Friday, May 25, 2012

how art history ruined how we think about art

I have had some ideas swirling around in my mind recently about art and art history and how art is presented. Consider this a rant of sorts, or how I wish that art wasn't introduced to most young minds as a timeline, a history. There's got to be a better way to teach art.

Art doesn't have to snobbish by nature. It is for the people. Cave paintings weren't done to appeal to the Neanderthal cognoscenti. Of course, there's always a critic, so I'm sure even the artists of Lascauax had their bad reviews. Michelangelo wasn't an elitist. He had a vision and a drive to create. He also had a need to support himself. It is only in more recent times, when writing and thinking about art became almost equal to art-making that it became such an elitist activity, and art a commodity.

Art became expensive, and was commissioned for pharaohs, kings and popes, before the idle rich were able to afford it for their drawing rooms. It was also spiritual, attached to temples, cathedrals, the modern versions of cave walls. It had a bit of magic about it. But when art detached itself from the sacred and became art for art's sake, the historians and artists had to justify their art-making, to try to keep it exalted somehow. Art theory was born. And soon art history, presented as an implied progression, began to be taught in art schools.

Janson and Gardner are still the chosen texts designed to promote the concept of a progressive timeline of creativity:
Gardner's Art Through the Ages:
"The first edition published in 1926 ... It, like all following editions, was organized chronologically beginning with "The Birth of Art" in the Upper Paleolithic and progressing in a mainly chronological sequence to the contemporary period. ... It continues to be a required text for introductory classes in art history for American students to this day." — Wikipedia

We are sill arguing about how the Great Pyramid of Giza was constructed. Egyptian temples and world museums are full of amazing Egyptian artifacts, but art students were taught that Egyptian artists couldn't depict a figure in three dimensions in a painting, but instead created a stylized presentation of the human body, including a face in profile with the torso in a frontal position. This concept of how Egyptians "saw" in 2D never quite matched other Egyptian artistic achievements, like their architecture and realistic-looking three-dimensional sculpture.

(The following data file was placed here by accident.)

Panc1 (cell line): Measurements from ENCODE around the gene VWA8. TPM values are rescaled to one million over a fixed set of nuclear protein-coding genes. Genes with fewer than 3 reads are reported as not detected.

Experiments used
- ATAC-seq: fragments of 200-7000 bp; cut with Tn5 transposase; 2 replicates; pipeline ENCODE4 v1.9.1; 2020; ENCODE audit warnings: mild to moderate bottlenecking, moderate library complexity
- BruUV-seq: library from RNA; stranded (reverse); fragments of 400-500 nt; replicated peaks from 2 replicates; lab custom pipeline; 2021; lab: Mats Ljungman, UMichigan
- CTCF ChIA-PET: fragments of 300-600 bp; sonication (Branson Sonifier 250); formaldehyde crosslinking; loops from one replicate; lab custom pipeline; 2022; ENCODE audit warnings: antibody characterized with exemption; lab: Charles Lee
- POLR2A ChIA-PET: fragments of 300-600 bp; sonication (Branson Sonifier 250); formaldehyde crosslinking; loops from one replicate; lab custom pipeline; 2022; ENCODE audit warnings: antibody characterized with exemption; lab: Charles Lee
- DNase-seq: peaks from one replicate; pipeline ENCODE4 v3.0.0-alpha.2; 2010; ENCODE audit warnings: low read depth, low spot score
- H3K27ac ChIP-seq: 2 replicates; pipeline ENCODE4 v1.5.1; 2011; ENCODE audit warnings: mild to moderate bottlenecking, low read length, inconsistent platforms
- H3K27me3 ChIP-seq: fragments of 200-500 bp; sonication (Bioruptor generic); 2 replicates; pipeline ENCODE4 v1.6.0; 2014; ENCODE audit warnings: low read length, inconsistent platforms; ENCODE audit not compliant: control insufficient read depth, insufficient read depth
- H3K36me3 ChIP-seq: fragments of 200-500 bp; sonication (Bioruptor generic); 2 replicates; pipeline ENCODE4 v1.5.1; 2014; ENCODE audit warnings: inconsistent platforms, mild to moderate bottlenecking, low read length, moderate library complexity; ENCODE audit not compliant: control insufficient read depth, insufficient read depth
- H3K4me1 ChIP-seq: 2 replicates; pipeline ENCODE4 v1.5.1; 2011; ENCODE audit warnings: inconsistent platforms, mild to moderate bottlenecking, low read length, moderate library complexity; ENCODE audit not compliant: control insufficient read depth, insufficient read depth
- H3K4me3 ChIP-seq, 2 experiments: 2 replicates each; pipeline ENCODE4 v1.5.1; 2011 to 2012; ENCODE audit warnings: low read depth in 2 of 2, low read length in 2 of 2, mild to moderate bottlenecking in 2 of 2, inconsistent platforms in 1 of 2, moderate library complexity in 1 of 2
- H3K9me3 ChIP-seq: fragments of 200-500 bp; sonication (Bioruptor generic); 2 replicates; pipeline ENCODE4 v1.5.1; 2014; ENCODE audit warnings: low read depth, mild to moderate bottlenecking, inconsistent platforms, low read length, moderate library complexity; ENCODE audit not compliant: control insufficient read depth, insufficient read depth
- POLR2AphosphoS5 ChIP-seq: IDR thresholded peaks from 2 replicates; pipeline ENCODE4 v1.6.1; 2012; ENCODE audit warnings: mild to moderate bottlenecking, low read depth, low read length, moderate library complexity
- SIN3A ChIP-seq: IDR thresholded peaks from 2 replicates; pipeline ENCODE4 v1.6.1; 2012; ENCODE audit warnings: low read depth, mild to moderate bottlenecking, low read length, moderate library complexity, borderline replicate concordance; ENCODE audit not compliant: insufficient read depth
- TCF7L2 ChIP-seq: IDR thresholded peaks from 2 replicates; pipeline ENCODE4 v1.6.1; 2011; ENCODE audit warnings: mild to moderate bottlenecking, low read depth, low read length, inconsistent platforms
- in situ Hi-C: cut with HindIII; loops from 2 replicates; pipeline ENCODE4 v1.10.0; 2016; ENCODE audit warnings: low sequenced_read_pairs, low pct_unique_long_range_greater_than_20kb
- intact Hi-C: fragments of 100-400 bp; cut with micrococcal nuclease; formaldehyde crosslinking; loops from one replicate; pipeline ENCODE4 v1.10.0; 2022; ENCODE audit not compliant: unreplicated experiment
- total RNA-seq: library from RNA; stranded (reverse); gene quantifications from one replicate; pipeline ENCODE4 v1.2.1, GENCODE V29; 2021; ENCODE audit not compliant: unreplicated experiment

There's is nothing wrong with guiding young minds to look at great art. Or to give them the language to discuss it and to think about it. It's OK to present it chronologically, I suppose, but not as one age inheriting and bettering the next. Artists should also be free to make their own connections; connect to art from any era, and not be made to believe that the Temple of Hatshepsut leads to Greek sculpture, which progresses to Michelangelo, Impressionism, Pollock, and so on.

Artists are definitely influenced by their predecessors, but we shouldn't assume that Degas wouldn't or couldn't exist without classical painting. He would have found his way, even if all he had ever seen were Japanese prints. Why do we tend to believe that we know more now than those that came before us? People have traveled the world for eons. We may do it faster now, and have iPhones and McDonalds and all sorts of other nifty toys and advances, but that doesn't automatically make us smarter or more talented.

We are all creatures of our time. Art in the ancient era may be about different ideas, and come from different a impetus to create, but it is not more primitive.
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